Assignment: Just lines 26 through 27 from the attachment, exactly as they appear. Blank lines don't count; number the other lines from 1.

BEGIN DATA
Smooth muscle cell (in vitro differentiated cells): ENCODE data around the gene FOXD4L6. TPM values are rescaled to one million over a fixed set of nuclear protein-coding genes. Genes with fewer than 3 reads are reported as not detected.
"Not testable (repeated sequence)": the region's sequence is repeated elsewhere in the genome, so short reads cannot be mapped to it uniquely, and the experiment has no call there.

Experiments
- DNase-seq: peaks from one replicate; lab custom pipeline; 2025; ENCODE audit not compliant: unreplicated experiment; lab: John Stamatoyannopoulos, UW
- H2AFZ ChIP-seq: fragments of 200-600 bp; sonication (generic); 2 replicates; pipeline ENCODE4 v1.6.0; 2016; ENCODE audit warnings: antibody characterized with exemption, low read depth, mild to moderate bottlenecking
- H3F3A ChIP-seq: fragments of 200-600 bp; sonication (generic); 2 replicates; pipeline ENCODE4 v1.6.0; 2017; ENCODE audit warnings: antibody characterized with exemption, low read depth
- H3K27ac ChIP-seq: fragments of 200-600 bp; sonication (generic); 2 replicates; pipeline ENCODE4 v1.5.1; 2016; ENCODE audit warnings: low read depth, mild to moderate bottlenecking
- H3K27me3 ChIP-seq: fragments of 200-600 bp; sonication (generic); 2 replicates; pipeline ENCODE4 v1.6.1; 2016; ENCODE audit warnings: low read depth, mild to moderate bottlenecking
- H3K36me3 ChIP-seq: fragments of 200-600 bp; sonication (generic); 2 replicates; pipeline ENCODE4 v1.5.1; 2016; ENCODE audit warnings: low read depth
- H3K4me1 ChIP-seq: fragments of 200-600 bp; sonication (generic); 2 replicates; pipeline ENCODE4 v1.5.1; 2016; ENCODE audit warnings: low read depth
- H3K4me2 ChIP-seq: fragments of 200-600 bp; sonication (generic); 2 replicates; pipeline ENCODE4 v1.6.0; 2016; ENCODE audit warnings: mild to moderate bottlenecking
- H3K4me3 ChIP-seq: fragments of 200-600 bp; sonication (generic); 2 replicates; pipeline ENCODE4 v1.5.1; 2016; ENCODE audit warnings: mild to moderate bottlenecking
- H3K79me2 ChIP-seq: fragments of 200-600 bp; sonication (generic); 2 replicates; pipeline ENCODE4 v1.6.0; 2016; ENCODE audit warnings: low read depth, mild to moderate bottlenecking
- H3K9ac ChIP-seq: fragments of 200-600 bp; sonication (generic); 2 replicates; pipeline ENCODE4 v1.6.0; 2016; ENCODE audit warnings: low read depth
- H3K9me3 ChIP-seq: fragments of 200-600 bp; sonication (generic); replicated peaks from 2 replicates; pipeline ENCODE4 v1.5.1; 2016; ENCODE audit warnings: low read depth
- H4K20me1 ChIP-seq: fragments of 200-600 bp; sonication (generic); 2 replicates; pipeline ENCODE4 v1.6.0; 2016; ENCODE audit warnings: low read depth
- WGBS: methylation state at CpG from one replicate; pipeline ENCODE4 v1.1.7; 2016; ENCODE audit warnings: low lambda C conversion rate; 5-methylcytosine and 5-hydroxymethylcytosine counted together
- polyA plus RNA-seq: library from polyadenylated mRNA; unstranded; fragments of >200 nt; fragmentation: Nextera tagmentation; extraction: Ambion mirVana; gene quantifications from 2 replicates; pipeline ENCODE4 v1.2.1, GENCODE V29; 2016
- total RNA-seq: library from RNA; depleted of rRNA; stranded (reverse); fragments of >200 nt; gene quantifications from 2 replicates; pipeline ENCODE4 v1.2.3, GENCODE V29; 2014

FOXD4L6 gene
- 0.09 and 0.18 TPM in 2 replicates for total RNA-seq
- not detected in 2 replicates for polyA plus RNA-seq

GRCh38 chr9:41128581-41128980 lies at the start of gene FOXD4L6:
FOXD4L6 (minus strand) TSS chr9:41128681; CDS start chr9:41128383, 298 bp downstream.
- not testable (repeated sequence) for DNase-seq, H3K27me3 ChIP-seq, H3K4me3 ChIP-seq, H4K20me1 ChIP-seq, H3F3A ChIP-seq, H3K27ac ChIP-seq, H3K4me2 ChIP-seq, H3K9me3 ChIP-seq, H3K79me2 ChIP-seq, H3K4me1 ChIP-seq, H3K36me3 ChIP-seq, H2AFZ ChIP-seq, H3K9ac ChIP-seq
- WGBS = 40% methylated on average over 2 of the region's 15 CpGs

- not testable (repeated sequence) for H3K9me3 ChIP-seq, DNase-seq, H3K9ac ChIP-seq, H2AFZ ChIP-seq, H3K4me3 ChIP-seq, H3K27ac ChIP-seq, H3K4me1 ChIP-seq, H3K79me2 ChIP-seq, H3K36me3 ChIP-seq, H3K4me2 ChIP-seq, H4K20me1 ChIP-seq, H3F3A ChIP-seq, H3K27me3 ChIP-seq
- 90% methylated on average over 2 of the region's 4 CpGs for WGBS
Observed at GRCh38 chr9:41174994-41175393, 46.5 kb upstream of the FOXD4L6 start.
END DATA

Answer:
- WGBS = 40% methylated on average over 2 of the region's 15 CpGs

- not testable (repeated sequence) for H3K9me3 ChIP-seq, DNase-seq, H3K9ac ChIP-seq, H2AFZ ChIP-seq, H3K4me3 ChIP-seq, H3K27ac ChIP-seq, H3K4me1 ChIP-seq, H3K79me2 ChIP-seq, H3K36me3 ChIP-seq, H3K4me2 ChIP-seq, H4K20me1 ChIP-seq, H3F3A ChIP-seq, H3K27me3 ChIP-seq